Flash, Glitter & Extra

It was the era of boom bap, of Metro Pictures, The Tunnel and a CIA-floated sea of white rocks. It was glamorous and dangerous, striving and subversive: The ’80s were excessive in a way that perhaps most closely paralleled the Gilded Age (and prognosticated our own moment). These days, those Drakkar Noir-scented nights are as much fodder for nostalgia as the 1920s are. But instead of beads and bobs, the ’80s were marked by saturated colors, aspirational dressing and lots of flash.

In a 2016 New York Times article, writer Jon Carmanica described the Brooklyn-based shoplifting crew Lo Lifes’ obsession with fashion in terms that anticipated the current lexicon around lifestyle branding: “the laserlike focus on brand, the lifestyle aspiration, the subversion.” The Lo Lifes were fixated on Ralph Lauren’s Polo brand and would descend on department stores like Bloomingdale’s en masse to, ahem, acquire additions to their collections.

That aesthetic, of oversized knit sweaters emblazoned with teddy bears and crests that meant nothing, of private schools, rugby shirts and polo ponies defined the ’80s, a decade that rolled in on scavenged bicycles and rolled out on Audi 100s. But everything is cyclical. Thus, perhaps the sanest response to our current avaricious, lying-endorsed cultural moment is to cast an eye backward to another shadowy yet undeniably exciting time.

Photographers Anh Pham, Tenny Rudolph and Khalil Osborne are planning an end-of-year throwback, Happy Endings, New Beginnings, Prom + Art Show, celebrating their art and the ’80/’90s aesthetic. It’s a nostalgia trip for folks who weren’t born during the first iteration of trickle-down economics. (Donald Trump was on the scene then, and he was as slimy and unconcerned with the law then as he is today.) Pham explains that she’s interested in the fashion and styles of that much-mythologized era because she’s seeking a kind of “authenticity” she feels is lacking in our current hyper-commodified culture. It’s a culture that extends to universities—she’s currently a senior in communications at University of North Florida. “I didn’t fit into the college system,” she said.

Of her fascination with the Me Decade and its trappings, Pham reflected, “They’re nostalgic, different and unique … things that are almost tacky but get to fashion. These items are so authentic and unique [that] all these fast fashion clothing brands try to mimic the style. It also brings back a nostalgia for my childhood, even though I wasn’t born in the ’80s. And in the media, the ’70s, ’80s and ’90s are portrayed as so flashy, so funky with a lot of hair and glitter; people were very extra. I really like that. It breaks away from this mold of how we are supposed to feel and look. It was a very expressive time.”

Like Pham, Rudolph and Osborne also adopt the language of fashion: Rudolph’s photos channel a vibe that’s equal parts snapshot and Oliviero Toscani (the creator of the iconic United Colors of Benetton campaign), while Osborne’s images take cues from a pared-down aesthetic that recalls Prada’s early palette, with nods to street photography.

Pham came to photography through an elective course, and about that same time she stumbled into a small vintage clothing booth at the flea market and slowly developed a company she calls Anharchy Official. She thrifts and remixes clothing as her attempt to “push back against big box fashion.” That idea of “big box fashion” is itself a vehicle for what seems to really be at the core of her work, a resistance to commodity and capitalism. Her most recent suite of works (on view during Prom), tackle the idea of instant gratification via the vehicle of elaborately staged portraits. In terms of reference, the pieces in How to Be a Butterfly in a Day, take cues from photographers like David LaChapelle and Tyler Shields—though, unlike LaChapelle, Pham does not build elaborate sets, nor does she take refuge from the world in a nudist colony.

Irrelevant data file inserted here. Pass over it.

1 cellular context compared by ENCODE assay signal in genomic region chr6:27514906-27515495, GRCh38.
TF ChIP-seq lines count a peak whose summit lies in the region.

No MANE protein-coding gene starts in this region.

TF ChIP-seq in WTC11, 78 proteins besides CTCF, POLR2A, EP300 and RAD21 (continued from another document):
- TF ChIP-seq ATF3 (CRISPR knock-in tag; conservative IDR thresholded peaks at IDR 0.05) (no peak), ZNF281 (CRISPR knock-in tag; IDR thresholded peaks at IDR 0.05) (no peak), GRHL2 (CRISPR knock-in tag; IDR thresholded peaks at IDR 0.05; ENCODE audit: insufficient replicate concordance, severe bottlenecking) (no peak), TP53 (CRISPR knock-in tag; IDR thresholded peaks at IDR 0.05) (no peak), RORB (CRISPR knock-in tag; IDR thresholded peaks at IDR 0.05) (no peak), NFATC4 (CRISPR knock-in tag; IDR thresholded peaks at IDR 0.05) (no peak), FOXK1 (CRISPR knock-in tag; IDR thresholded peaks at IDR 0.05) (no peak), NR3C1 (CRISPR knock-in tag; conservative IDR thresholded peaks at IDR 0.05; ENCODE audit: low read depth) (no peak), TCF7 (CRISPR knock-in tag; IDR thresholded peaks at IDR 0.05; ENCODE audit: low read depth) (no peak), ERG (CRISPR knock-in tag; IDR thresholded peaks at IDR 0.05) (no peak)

One of the most arresting images in the Butterfly series is a photograph of a pink-haired model seemingly consuming and crying little tiny people. Pham does all of the hair, makeup and styling in her images, exercising almost total creative control. In her artist’s statement, the photographer addresses this as an illustration of the idea that as a consumerist society, we are ingesting one another and therefore ourselves. (Soylent Green is people, after all.) As a concept, it’s one that has seen purchase in the works of artists like Duane Hanson; ideologically, it leans toward Oswald Spengler’s ideas on America—specifically, our lack of emotional depth.

Yet, even as she identifies the hollow mediocrity of materialism, Pham doesn’t have a huge grasp of the history of photography or art. Hers is a more intuitive approach. She cites ’80s icons David Bowie, Andy Warhol and Prince as inspirations, but it seems safe to say that her understanding and interest in the much ballyhoo’d decade comes from popular culture itself. In that, it is an object lesson in how influential and lasting the ethos of the 1980s, its taste and culture-makers have been.

In 2018 (soon to be ’19), we have things like influencers and personal brands, a culture sprung from the spectacle society of the Reagan years. But there is nostalgia, too, for a time when, though greed was good, it was also acknowledged as (somewhat) camp, and (seemingly) easier to subvert. Maybe it’s because 40 years ago—as a culture—we had a little more humor about ourselves and weren’t so hungry to turn quirks into brands.